Being in elementary school brings back painful memories for Lester Denson.
“I always used to ask my mom - why I feel kinda like, kinda weird like hurting inside all the joints or something.”
Lester was born with sickle cell anemia.
“When I got about, I say in the fourth grade, I had a blood transfusion.”
Sickle cell is a blood disease passed down through families in which there are not enough healthy red blood cells to carry oxygen through the body.
The disease gets its name because patients’ red blood cells will change into a sickle, or half moon shape when they get into a crisis period.
“When they become sickle shaped they are really very rigid so they don’t flow very well through your blood vessels. It can be severely painful and that pain could last for days,” says Dr. Emad Salman, pediatric oncologist/hematologist with the Lee Memorial Health System.
The only drug treatment for sickle cell is called Hydroxyurea.
“It increases the amount of what we call baby hemoglobin F, F stands for fetal. We noticed that when you have an increase amount of baby hemoglobin within your red cells, it protects you; you don’t sickle as often,” says Dr. Salman.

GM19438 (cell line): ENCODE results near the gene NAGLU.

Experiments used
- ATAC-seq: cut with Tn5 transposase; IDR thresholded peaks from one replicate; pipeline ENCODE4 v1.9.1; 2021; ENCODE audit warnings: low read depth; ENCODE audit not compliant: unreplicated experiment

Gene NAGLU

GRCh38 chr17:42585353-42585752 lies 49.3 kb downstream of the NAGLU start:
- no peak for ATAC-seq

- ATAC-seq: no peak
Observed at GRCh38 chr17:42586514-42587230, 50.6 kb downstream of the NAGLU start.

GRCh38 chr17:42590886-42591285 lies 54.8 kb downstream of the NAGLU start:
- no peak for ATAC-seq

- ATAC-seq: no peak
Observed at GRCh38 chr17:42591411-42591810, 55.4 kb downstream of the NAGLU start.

First used in leukemia, it’s a form of chemotherapy. Now approved for adults, Lester tried it with much success.
“When it first came out it was a breakthrough. It was like the one of the drugs they said well you should try this because you wont be sickling so much.”
Hydroxyurea is in clinical trials for children. Results are promising.
“We’ve noticed that, the number of times they need to be in the hospital has decreased by over 50%. Some of them have really gone one or two years without being in the hospital; these were kids in the hospital five to ten times year for pain crisis,” says Dr. Salman.
It may make the pains of childhood, much easier.